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McConnell slams anti-Kavanaugh protests, 'intimidation tactics'

The Hill logo The Hill 10/3/2018 Jordain Carney
Mitch McConnell, John Cornyn are posing for a picture © Provided by The Hill

Majority Leader Mitch McConnell (R-Ky.) on Wednesday slammed protestors who are increasingly confronting GOP senators over Supreme Court nominee Brett Kavanaugh, warning it won't prevent the Senate from voting.

"If facts and evidence couldn't get the job done, then intimidation tactics and bullying would have to do. ... The far left tried to bully and intimidate members of this body, Republican United States senators," McConnell said from the Senate floor.

McConnell noted in an apparent reference to GOP Sen. Ted Cruz (Texas) that one senator and their family "were effectively run out of a restaurant in recent days by these people."

"Another reported having protestors physically block his car door. And some have seen organized far-left protestors camp out at their homes," McConnell continued.

Cruz and his wife, Heidi, were confronted by anti-Kavanaugh protestors at a D.C. restaurant. They later returned to finish their meal. Protestors on Capitol Hill have also tailed senators coming in and out of unrelated committee hearings in public Senate office buildings this week.

McConnell himself and Sen. Bob Corker (R-Tenn.) were both confronted by women who identified themselves as survivors of sexual assault associated with an advocacy group opposed to Kavanaugh's nomination at Reagan National Airport near Washington, D.C. on Monday.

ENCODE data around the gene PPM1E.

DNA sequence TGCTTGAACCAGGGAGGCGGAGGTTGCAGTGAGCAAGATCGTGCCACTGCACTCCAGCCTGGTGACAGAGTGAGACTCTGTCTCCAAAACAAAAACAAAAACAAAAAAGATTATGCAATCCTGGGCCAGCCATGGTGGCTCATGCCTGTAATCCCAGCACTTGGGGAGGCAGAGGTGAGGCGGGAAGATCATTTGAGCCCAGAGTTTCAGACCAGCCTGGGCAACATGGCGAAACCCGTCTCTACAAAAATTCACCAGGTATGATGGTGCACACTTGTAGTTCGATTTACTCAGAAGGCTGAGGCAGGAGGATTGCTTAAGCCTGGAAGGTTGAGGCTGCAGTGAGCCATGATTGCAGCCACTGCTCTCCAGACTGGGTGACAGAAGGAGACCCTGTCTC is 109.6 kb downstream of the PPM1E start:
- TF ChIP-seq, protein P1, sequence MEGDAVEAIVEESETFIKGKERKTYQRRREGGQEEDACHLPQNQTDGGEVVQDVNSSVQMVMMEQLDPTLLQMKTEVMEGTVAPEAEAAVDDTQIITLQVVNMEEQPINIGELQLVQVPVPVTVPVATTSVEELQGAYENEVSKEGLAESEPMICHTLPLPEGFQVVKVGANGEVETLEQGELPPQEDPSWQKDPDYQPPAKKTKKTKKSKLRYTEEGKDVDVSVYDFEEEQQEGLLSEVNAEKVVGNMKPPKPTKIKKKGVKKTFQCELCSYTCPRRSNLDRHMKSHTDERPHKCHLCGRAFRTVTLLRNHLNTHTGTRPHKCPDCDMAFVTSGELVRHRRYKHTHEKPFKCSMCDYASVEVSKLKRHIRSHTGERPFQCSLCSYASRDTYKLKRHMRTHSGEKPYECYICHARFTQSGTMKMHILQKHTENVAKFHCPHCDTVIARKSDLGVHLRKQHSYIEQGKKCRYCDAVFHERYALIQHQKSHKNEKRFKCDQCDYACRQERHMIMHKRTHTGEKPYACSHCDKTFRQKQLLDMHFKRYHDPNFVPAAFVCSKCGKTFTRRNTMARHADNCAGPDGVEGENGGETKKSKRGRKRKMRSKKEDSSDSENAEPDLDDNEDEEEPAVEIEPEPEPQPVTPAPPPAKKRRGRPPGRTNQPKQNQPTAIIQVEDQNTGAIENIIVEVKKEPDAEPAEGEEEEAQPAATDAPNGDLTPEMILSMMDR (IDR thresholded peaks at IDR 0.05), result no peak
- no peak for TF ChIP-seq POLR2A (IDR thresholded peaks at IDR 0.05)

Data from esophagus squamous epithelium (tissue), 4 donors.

"I'm not suggesting we're the victims here ... but I want to make it clear to these people who are chasing my members around the hall here or harassing them at the airports or going to their homes we're not going to be intimidated by these people," McConnell said.

McConnell's comments come as the Senate is preparing to vote on Kavanaugh's nomination this week. The vote has been delayed to give the FBI time to investigate sexual misconduct allegations against the nominee, which Kavanaugh has denied. The exact timing of the vote is unclear because McConnell has not yet filed cloture on the nomination, which would set in motion an initial vote on ending debate.

Kavanaugh remains short of the simple majority needed to be confirmed.

Republicans hold a 51-seat majority and can only lose one GOP senator before they need help to confirm Kavanaugh.

GOP Sens. Susan Collins (Maine), Jeff Flake (Ariz.) and Lisa Murkowski (Alaska) remain undecided.

Most Democrats are expected to oppose Kavanaugh. Sens. Heidi Heitkamp (D-N.D.) and Joe Manchin (D-W.Va.) remain undecided.


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